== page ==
PQ expels member for taking gifts from engineering firm in previous job

By The Canadian Press
May 16, 2017 - 10:15am

QUEBEC — A member of the Opposition Parti Quebecois was ejected from caucus Tuesday after admitting being in a conflict of interest situation while he was in municipal politics.

Gaetan Lelievre, who represents the eastern Quebec riding of Gaspe, will sit in the legislature as an Independent.

He admitted to having received numerous gifts and perks from engineering firm Roche while serving as director general of the city of Gaspe between 2001 and 2010.

PQ Leader Jean-Francois Lisee was critical of Lelievre for failing to inform him about events reported in Quebecor newspapers on Tuesday. The media reports highlighted a number of compromising emails.

"We are extremely concerned about any information or action that may be perceived as unethical," Lisee said as Lelievre stood next to him. "His decision not to make publicly available information harmful to him and to our political party must be punished."

Lisee added the expulsion was for an indeterminate time, allowing for authorities to conduct any necessary investigations.

While stating that his conduct was not illegal, Lelievre apologized and said he should not have accepted the perks and should have disclosed the matter to the PQ.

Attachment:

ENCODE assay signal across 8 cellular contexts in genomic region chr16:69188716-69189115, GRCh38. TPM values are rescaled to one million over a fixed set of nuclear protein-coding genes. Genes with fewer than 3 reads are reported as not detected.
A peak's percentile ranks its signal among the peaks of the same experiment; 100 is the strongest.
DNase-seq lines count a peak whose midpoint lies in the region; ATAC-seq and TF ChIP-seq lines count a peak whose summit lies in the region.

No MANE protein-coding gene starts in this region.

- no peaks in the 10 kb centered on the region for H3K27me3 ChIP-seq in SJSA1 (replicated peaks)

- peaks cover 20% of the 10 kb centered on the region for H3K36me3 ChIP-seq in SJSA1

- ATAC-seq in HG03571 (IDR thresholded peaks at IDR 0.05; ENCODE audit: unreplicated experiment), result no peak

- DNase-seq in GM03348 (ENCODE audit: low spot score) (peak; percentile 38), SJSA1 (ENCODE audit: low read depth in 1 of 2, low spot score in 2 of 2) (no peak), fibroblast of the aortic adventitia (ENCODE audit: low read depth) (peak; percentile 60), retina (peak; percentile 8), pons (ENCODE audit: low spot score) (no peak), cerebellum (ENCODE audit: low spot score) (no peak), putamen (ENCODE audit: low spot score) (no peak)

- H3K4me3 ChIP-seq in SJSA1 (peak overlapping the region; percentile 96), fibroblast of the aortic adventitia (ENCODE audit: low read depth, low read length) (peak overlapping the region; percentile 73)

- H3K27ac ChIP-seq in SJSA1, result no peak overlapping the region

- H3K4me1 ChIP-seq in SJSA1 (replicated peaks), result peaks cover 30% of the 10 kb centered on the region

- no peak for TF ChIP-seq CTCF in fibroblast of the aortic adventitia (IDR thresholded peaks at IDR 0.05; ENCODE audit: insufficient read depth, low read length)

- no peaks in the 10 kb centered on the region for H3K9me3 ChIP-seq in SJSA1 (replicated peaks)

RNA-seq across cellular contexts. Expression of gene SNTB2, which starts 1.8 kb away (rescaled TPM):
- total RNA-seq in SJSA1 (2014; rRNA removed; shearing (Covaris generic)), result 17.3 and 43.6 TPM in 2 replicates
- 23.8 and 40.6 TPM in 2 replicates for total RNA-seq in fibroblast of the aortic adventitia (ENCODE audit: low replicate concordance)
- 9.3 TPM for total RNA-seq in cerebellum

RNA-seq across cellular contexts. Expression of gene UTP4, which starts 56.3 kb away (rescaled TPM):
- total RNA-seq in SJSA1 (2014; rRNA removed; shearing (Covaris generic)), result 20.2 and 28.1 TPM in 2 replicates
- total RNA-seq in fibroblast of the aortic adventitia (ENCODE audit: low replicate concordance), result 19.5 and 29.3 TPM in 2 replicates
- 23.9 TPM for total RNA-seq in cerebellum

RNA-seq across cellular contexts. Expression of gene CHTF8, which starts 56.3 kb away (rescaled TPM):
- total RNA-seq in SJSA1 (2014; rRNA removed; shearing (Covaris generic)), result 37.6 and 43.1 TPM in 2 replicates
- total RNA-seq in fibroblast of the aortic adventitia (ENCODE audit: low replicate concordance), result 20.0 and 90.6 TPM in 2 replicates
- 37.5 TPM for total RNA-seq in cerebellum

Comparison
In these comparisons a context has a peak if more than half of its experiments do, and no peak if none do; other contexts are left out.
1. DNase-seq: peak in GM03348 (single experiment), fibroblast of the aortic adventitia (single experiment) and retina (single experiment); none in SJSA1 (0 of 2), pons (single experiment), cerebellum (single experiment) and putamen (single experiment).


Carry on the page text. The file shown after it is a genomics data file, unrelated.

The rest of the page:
"I have put myself in a situation that has the appearance of a conflict of interest, and that is why I want to apologize," said Lelievre, who was first elected to the national assembly in 2012 and then re-elected in 2014.

Neither he nor Lisee took questions from reporters.

The allegations stem from 2008 and 2009 and had been reported during Quebec's inquiry into corruption in the construction industry.

In his testimony before the Charbonneau Commission a few years ago, Lelievre denied receiving gifts in exchange for contracts doled out by the City of Gaspe.

Lelievre said Tuesday that commission investigators were aware of the details at the time and so too, in all likelihood, was Quebec's anti-corruption unit.

"However, I realize today that, ideally, I should have informed the leader of the Parti Quebecois and my colleagues of those elements which, at the time ... it did not seem appropriate to me to disclose," he said.


The Canadian Press

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